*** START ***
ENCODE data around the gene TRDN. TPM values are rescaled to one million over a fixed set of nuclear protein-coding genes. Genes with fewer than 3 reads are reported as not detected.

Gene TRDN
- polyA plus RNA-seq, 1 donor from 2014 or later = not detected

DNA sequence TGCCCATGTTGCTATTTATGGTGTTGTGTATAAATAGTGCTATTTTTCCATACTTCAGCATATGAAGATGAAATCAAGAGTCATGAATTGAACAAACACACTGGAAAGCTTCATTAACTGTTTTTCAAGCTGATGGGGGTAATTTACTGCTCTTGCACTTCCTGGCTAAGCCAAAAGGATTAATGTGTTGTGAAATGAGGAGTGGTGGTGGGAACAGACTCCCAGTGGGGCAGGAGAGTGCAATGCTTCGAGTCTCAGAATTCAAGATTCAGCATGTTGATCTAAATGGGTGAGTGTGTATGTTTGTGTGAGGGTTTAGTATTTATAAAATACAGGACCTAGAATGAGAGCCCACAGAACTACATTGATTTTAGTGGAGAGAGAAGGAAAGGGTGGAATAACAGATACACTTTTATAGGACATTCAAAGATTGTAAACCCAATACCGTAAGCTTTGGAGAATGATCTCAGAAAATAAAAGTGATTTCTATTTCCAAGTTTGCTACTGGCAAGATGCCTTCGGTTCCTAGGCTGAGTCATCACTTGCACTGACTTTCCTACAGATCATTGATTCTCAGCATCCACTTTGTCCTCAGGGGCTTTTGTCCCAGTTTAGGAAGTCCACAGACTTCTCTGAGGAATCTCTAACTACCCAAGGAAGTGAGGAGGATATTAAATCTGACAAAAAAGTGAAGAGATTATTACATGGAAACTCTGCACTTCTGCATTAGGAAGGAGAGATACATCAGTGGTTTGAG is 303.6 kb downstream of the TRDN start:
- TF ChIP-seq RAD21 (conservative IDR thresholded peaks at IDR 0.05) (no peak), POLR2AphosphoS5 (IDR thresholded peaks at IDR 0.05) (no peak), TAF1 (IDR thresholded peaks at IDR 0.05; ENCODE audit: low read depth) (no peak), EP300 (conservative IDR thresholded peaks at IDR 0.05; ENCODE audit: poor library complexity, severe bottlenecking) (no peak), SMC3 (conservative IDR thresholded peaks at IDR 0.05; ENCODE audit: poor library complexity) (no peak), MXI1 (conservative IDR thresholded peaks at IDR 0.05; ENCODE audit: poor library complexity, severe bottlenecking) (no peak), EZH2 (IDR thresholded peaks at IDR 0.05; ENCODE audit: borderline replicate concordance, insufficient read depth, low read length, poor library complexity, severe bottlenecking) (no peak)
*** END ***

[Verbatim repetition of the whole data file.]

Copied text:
ENCODE data around the gene TRDN. TPM values are rescaled to one million over a fixed set of nuclear protein-coding genes. Genes with fewer than 3 reads are reported as not detected.

Gene TRDN
- polyA plus RNA-seq, 1 donor from 2014 or later = not detected

DNA sequence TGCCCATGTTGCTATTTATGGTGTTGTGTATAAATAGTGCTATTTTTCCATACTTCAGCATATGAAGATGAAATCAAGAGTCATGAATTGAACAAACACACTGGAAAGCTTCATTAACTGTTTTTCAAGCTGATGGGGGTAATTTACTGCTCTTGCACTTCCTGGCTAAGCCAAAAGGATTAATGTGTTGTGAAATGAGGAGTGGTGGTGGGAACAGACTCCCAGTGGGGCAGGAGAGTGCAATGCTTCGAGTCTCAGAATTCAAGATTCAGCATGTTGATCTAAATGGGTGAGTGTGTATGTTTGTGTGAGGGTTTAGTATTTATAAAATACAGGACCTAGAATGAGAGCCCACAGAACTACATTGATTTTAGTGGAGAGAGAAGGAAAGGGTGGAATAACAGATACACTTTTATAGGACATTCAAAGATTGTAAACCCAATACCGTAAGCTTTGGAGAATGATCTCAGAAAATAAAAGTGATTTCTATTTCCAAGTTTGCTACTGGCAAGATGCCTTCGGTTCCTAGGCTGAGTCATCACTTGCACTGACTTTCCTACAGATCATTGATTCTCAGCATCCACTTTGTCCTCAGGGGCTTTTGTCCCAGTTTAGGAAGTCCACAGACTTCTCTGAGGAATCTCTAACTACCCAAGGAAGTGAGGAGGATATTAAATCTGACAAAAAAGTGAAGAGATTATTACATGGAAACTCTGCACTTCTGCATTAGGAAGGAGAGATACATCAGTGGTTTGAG is 303.6 kb downstream of the TRDN start:
- TF ChIP-seq RAD21 (conservative IDR thresholded peaks at IDR 0.05) (no peak), POLR2AphosphoS5 (IDR thresholded peaks at IDR 0.05) (no peak), TAF1 (IDR thresholded peaks at IDR 0.05; ENCODE audit: low read depth) (no peak), EP300 (conservative IDR thresholded peaks at IDR 0.05; ENCODE audit: poor library complexity, severe bottlenecking) (no peak), SMC3 (conservative IDR thresholded peaks at IDR 0.05; ENCODE audit: poor library complexity) (no peak), MXI1 (conservative IDR thresholded peaks at IDR 0.05; ENCODE audit: poor library complexity, severe bottlenecking) (no peak), EZH2 (IDR thresholded peaks at IDR 0.05; ENCODE audit: borderline replicate concordance, insufficient read depth, low read length, poor library complexity, severe bottlenecking) (no peak)